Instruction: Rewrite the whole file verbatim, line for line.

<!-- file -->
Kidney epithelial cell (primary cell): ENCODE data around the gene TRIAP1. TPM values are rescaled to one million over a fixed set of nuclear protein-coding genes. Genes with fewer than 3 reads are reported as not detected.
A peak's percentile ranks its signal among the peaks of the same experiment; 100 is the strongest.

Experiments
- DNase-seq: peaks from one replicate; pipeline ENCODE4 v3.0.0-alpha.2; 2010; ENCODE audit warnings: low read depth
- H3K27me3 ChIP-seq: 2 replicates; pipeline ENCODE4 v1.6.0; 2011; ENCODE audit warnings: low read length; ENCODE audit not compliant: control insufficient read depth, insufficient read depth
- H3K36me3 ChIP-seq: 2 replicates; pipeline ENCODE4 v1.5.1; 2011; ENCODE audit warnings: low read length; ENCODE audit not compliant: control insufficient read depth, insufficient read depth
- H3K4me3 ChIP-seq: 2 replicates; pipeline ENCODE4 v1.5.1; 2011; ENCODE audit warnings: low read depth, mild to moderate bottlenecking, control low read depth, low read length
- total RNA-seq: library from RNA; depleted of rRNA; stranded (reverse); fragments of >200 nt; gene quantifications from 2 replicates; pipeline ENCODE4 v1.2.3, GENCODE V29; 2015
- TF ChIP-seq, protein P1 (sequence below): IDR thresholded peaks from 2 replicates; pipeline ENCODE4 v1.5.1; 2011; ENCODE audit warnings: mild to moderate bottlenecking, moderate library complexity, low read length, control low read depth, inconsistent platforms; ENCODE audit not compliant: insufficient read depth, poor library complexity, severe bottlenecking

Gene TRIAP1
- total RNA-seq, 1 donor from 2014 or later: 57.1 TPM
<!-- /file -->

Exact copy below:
Kidney epithelial cell (primary cell): ENCODE data around the gene TRIAP1. TPM values are rescaled to one million over a fixed set of nuclear protein-coding genes. Genes with fewer than 3 reads are reported as not detected.
A peak's percentile ranks its signal among the peaks of the same experiment; 100 is the strongest.

Experiments
- DNase-seq: peaks from one replicate; pipeline ENCODE4 v3.0.0-alpha.2; 2010; ENCODE audit warnings: low read depth
- H3K27me3 ChIP-seq: 2 replicates; pipeline ENCODE4 v1.6.0; 2011; ENCODE audit warnings: low read length; ENCODE audit not compliant: control insufficient read depth, insufficient read depth
- H3K36me3 ChIP-seq: 2 replicates; pipeline ENCODE4 v1.5.1; 2011; ENCODE audit warnings: low read length; ENCODE audit not compliant: control insufficient read depth, insufficient read depth
- H3K4me3 ChIP-seq: 2 replicates; pipeline ENCODE4 v1.5.1; 2011; ENCODE audit warnings: low read depth, mild to moderate bottlenecking, control low read depth, low read length
- total RNA-seq: library from RNA; depleted of rRNA; stranded (reverse); fragments of >200 nt; gene quantifications from 2 replicates; pipeline ENCODE4 v1.2.3, GENCODE V29; 2015
- TF ChIP-seq, protein P1 (sequence below): IDR thresholded peaks from 2 replicates; pipeline ENCODE4 v1.5.1; 2011; ENCODE audit warnings: mild to moderate bottlenecking, moderate library complexity, low read length, control low read depth, inconsistent platforms; ENCODE audit not compliant: insufficient read depth, poor library complexity, severe bottlenecking

Gene TRIAP1
- total RNA-seq, 1 donor from 2014 or later: 57.1 TPM